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Trigger Point Overview - Wrist Extensors


Trigger points in the wrist extensor muscles are incredibly common and are often related to repetitive strain injuries, primarily associated with gripping.

In some cases, these trigger points (left untreated) may be the cause of more complex injuries.

An example of this is a situation that we often see with long-distance drivers.

In these cases, the trigger points evolve over time as a result of repetitive use of the hands to squeeze and operate the steering wheel and gears.

The trigger points cause the muscles in the wrist extensors to become shorter and less efficient. Left untreated (as they usually are), this leads to more complex issues as other muscles are engaged to meet the deficiency.

In other situations, these trigger points may develop as a reaction to a more complex injury such as carpal tunnel syndrome, or a trauma (accident, fall).

In these cases, the trigger points are thought to manifest as part of the body's natural protect and defend mechanism.

The danger in these situations is that these trigger points are often overlooked, whilst the main injury is addressed.


Forearm/elbow/wrist/hand pain, finger stiffness, painful/weak grip, tennis elbow, pain on gripping and twisting.

Common Causes

Computer mouse/keyboard, prolonged repetitive gripping (e.g. writing, ironing, using tools, throwing, massaging), wrist fractures or falls (extensor carpi ulnaris), casts, racket sports, skiing, playing musical instruments (piano, violin, drum).


Extensor Carpi Radialis Longus Trigger Points

Extensor Carpi Radialis Longus - Common Trigger Point Sites



Extensor Carpi Ulnaris Trigger Points

Extensor Carpi Ulnaris - Common Trigger Point Sites



Extensor Carpi Radialis Brevis Trigger Points

Extensor Carpi Radialis Brevis


Treating Trigger Points - Workbooks


Wrist Sprains 

Wrist sprains involve injury to the ligaments of the wrist. Such sprains are a common occurrence when the hand is extended to break a fall. Ligaments are necessary for stabilization of the hand and control of motion.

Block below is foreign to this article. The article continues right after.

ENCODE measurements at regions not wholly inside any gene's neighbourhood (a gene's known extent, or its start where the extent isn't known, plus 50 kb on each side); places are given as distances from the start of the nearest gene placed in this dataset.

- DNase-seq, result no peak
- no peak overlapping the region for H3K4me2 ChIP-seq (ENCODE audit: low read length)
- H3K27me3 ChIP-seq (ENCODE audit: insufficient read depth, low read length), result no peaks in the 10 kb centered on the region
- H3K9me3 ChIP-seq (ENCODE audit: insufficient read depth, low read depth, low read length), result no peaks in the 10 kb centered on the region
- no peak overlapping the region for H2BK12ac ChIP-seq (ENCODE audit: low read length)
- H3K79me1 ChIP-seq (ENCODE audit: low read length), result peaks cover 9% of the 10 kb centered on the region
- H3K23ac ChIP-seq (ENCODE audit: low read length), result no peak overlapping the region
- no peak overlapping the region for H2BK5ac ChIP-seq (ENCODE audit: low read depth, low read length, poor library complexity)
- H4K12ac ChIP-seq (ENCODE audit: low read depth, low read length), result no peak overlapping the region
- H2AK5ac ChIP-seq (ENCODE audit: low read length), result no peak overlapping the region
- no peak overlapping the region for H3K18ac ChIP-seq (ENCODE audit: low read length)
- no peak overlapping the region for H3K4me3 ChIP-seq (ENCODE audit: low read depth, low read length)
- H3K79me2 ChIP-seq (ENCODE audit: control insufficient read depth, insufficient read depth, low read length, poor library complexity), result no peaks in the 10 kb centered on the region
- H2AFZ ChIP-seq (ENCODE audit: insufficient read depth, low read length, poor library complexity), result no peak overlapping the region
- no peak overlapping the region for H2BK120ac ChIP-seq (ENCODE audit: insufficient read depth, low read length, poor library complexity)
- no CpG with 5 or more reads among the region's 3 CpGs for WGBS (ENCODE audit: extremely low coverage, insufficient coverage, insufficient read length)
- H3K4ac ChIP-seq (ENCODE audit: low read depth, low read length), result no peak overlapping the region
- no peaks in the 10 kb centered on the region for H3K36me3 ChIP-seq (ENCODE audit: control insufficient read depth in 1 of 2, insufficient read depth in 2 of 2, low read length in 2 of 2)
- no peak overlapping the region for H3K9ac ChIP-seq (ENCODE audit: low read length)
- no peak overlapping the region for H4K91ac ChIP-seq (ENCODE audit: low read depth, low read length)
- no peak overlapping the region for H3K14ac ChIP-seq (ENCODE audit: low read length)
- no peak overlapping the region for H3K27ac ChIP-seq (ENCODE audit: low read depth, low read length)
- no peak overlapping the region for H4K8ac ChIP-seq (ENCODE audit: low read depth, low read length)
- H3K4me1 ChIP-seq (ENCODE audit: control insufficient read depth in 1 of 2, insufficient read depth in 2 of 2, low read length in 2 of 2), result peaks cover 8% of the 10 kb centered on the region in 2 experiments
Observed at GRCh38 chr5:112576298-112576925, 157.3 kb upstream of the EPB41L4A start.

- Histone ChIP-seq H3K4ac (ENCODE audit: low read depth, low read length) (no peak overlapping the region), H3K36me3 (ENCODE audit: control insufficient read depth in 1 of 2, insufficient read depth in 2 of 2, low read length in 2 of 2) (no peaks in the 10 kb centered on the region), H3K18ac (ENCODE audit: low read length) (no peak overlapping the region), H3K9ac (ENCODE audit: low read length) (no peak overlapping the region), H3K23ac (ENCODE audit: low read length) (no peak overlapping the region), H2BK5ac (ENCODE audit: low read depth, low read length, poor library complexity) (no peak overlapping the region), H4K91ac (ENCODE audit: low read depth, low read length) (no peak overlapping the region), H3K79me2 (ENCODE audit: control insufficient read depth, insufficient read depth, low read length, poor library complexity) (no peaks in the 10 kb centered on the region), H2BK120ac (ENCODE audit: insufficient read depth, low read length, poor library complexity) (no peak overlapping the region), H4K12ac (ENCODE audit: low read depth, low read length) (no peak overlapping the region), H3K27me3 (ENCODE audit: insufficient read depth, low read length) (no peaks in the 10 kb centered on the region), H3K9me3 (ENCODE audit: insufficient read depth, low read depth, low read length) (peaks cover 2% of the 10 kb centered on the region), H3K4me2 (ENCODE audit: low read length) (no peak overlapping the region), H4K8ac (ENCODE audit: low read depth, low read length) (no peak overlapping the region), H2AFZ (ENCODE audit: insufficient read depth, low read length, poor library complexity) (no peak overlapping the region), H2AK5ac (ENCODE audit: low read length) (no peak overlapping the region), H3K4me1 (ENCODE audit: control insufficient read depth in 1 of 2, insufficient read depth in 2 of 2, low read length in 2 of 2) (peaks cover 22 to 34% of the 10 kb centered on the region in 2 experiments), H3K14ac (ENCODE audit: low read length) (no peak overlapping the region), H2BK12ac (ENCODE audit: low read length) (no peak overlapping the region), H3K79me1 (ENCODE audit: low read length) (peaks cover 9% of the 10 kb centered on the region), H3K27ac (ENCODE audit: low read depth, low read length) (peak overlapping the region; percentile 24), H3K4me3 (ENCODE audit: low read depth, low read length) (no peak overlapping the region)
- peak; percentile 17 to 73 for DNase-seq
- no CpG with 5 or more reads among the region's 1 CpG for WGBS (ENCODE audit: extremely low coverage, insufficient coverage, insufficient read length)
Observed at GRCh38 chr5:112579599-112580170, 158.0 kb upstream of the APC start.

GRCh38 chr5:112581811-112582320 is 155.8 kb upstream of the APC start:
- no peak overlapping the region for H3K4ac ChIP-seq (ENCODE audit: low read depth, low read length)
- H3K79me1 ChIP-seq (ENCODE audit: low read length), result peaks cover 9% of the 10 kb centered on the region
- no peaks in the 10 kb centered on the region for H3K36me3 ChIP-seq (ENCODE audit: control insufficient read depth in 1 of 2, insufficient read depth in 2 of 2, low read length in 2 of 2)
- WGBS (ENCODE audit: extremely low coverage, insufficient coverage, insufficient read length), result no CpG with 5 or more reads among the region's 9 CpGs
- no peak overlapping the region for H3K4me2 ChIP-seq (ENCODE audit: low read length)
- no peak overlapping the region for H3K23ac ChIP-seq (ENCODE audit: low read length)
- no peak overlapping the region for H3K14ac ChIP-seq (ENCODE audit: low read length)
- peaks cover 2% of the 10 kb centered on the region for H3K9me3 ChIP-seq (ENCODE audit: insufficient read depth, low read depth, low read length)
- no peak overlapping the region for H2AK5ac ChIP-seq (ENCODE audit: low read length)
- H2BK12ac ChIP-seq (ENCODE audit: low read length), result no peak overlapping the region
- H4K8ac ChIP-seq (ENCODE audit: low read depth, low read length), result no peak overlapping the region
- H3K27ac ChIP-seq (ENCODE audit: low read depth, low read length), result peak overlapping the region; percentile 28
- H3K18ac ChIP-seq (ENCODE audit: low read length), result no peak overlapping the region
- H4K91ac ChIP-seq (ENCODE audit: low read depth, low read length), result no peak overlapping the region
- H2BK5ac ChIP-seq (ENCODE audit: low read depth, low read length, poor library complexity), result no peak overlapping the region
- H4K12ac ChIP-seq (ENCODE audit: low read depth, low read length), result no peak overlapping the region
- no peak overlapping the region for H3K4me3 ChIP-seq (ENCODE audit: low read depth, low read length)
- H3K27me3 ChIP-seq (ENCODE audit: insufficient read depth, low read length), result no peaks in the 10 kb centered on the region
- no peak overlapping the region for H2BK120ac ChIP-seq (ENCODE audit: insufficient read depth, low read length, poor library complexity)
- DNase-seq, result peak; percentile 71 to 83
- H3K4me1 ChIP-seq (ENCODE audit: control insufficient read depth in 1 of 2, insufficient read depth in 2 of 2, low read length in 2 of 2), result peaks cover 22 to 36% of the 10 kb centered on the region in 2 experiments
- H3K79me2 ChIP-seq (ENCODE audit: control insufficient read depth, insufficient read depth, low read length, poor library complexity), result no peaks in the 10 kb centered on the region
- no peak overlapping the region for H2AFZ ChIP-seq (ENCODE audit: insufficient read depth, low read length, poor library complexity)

Wrist sprains vary from moderate to severe, with the latter involving complete tearing of the ligaments and instability of the associated joint.

The injury is common in athletes engaged in football, basketball, skiing, snowboarding, rollerblading and a variety of other sports in which the hands are vulnerable.

The eight carpal bones of the wrist are connected via complex ligaments – fibrous bands of connective tissue.

Ligaments also connect the bones of the wrist with the radius and ulna and the metacarpal bones of the hand. The smooth coordination of these bones required for fine hand movement is impaired when one or more ligaments are injured.

Cause of injury

Engaging in sports where falls are common: e.g. in-line skating, snowboarding, cycling, soccer, football, baseball and volleyball. Lack of protective equipment, including wrist guards. Muscle weakness or atrophy.

Signs and Symptoms

Pain with movement of the wrist. Burning or tingling feeling at the wrist. Bruising or discoloration of the skin.

Complications if Left Unattended

Moderate to severe wrist sprains left untreated can lead to ongoing deficit of movement and strength in the wrist as well as developing arthritis at the region of the injury.

Immediate Treatment

RICER regimen immediately following injury. Immobilization of injured wrist to restrict movement.

Rehabilitation and Prevention

Flexibility and range of motion exercises may be encouraged by a physical therapist, following initial recovery of the ligament.

Should the ligament be torn completely, or if fracture accompanies the sprain, surgery may be required. Use of protective guards for wrists and concentration on balance during sport may help to avoid this injury.

Long-Term Prognosis

Most wrist sprains undergo full recovery given proper initial care and necessary healing time.



This trigger point therapy blog is intended to be used for information purposes only and is not intended to be used for medical diagnosis or treatment or to substitute for a medical diagnosis and/or treatment rendered or prescribed by a physician or competent healthcare professional. This information is designed as educational material, but should not be taken as a recommendation for treatment of any particular person or patient. Always consult your physician if you think you need treatment or if you feel unwell.   




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